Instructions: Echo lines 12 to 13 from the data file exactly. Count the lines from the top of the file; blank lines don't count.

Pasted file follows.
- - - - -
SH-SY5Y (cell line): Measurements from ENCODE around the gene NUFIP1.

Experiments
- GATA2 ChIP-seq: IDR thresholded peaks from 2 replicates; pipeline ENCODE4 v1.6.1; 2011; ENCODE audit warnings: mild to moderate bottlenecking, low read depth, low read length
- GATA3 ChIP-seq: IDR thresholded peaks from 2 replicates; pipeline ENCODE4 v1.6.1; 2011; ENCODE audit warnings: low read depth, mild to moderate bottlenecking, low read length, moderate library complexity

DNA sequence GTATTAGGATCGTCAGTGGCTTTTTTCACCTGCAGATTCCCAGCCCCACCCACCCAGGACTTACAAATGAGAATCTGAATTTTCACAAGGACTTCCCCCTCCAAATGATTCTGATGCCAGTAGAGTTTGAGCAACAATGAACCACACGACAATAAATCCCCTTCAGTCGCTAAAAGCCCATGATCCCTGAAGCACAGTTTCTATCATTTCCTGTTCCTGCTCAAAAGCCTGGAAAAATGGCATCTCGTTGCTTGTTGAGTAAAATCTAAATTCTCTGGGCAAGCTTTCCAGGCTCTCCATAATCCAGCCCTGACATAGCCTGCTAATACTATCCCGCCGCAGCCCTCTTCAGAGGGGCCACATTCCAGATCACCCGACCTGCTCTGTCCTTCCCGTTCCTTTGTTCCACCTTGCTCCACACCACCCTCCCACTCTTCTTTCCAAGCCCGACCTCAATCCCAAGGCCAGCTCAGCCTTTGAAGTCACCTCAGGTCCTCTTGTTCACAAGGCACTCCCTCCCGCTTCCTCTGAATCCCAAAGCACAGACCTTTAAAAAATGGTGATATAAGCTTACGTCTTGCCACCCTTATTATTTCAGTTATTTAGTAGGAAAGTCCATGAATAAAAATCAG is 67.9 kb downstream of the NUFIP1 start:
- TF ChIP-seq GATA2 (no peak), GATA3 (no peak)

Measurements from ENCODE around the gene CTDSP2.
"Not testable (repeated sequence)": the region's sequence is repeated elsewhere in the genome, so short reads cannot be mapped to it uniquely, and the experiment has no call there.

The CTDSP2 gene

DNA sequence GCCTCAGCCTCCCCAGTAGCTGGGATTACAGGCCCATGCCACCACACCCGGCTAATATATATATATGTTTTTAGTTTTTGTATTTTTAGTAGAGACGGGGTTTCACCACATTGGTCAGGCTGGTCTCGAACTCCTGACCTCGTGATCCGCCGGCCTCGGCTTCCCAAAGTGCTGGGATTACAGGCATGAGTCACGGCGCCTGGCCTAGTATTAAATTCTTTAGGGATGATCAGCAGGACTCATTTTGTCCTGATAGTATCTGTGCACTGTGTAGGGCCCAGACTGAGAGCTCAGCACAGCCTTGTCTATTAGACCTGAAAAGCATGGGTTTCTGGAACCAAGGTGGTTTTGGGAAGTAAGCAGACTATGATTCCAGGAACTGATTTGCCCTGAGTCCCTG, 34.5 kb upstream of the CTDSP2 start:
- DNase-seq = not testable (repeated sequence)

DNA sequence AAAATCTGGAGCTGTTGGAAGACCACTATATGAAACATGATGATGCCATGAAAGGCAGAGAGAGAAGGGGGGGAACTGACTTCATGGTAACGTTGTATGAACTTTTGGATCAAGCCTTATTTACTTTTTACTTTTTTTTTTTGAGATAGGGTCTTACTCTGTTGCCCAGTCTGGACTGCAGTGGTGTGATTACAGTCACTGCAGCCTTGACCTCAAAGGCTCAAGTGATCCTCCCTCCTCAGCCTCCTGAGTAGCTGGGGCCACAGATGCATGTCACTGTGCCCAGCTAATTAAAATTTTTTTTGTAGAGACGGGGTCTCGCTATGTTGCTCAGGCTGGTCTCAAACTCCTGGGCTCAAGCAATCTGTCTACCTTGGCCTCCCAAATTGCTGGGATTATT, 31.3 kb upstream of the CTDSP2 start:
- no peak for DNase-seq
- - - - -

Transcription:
DNA sequence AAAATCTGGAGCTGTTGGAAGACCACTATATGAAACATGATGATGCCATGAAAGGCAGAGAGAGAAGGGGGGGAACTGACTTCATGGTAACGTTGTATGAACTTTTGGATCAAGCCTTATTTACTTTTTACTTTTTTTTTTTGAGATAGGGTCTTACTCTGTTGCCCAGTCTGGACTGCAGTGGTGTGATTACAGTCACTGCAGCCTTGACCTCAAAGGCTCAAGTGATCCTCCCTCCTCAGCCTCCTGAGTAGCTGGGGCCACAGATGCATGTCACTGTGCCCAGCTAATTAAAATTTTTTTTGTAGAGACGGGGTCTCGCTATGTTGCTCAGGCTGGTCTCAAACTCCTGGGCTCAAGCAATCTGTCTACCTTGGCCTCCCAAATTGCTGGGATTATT, 31.3 kb upstream of the CTDSP2 start:
- no peak for DNase-seq